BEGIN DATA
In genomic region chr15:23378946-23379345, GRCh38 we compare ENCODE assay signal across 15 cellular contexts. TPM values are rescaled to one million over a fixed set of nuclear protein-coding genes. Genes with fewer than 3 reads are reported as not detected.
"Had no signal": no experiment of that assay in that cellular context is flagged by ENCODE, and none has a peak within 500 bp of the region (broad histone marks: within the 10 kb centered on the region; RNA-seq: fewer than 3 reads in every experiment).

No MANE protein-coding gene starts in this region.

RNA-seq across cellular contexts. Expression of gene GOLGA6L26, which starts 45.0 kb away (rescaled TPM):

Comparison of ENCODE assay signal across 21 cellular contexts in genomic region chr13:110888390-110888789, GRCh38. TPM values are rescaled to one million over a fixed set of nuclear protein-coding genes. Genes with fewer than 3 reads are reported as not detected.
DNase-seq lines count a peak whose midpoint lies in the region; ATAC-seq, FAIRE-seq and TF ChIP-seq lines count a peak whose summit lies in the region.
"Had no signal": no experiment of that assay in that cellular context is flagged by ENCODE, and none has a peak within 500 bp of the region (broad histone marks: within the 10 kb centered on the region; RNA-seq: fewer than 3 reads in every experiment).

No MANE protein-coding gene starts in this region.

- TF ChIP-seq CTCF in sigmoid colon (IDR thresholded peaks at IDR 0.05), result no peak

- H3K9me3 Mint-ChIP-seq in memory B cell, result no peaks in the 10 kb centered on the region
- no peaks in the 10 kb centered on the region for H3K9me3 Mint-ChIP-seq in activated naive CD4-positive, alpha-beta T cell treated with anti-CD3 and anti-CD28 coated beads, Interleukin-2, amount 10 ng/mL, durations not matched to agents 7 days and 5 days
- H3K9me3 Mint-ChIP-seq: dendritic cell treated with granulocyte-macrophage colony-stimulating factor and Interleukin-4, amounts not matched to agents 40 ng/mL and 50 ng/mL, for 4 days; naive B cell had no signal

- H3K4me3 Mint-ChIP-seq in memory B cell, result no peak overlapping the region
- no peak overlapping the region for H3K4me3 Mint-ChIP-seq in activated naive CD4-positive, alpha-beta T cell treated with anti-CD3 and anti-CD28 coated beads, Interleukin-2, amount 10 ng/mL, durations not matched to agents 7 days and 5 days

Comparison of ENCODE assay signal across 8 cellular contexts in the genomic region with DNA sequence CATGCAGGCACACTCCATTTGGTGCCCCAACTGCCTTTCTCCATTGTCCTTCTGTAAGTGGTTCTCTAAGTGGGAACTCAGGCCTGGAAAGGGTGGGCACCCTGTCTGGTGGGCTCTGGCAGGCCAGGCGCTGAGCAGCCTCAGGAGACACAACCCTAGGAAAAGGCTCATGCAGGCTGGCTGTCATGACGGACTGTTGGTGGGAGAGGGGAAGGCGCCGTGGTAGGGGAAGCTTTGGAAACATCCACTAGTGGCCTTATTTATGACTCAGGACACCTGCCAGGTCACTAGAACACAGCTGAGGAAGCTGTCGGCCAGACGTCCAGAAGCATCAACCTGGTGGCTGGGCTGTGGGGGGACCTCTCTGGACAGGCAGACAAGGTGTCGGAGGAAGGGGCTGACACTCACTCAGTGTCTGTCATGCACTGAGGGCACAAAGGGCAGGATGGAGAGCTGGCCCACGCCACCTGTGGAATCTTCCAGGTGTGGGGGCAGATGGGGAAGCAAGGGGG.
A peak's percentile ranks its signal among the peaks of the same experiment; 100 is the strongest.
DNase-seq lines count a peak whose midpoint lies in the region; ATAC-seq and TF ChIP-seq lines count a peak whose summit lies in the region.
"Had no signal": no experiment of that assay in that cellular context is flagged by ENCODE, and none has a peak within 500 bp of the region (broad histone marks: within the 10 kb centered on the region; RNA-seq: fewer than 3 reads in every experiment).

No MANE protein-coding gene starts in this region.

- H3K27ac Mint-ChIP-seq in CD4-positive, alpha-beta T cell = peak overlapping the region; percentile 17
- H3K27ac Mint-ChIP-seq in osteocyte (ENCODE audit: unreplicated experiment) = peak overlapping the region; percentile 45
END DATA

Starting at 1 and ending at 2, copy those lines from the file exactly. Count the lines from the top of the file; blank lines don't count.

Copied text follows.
In genomic region chr15:23378946-23379345, GRCh38 we compare ENCODE assay signal across 15 cellular contexts. TPM values are rescaled to one million over a fixed set of nuclear protein-coding genes. Genes with fewer than 3 reads are reported as not detected.
"Had no signal": no experiment of that assay in that cellular context is flagged by ENCODE, and none has a peak within 500 bp of the region (broad histone marks: within the 10 kb centered on the region; RNA-seq: fewer than 3 reads in every experiment).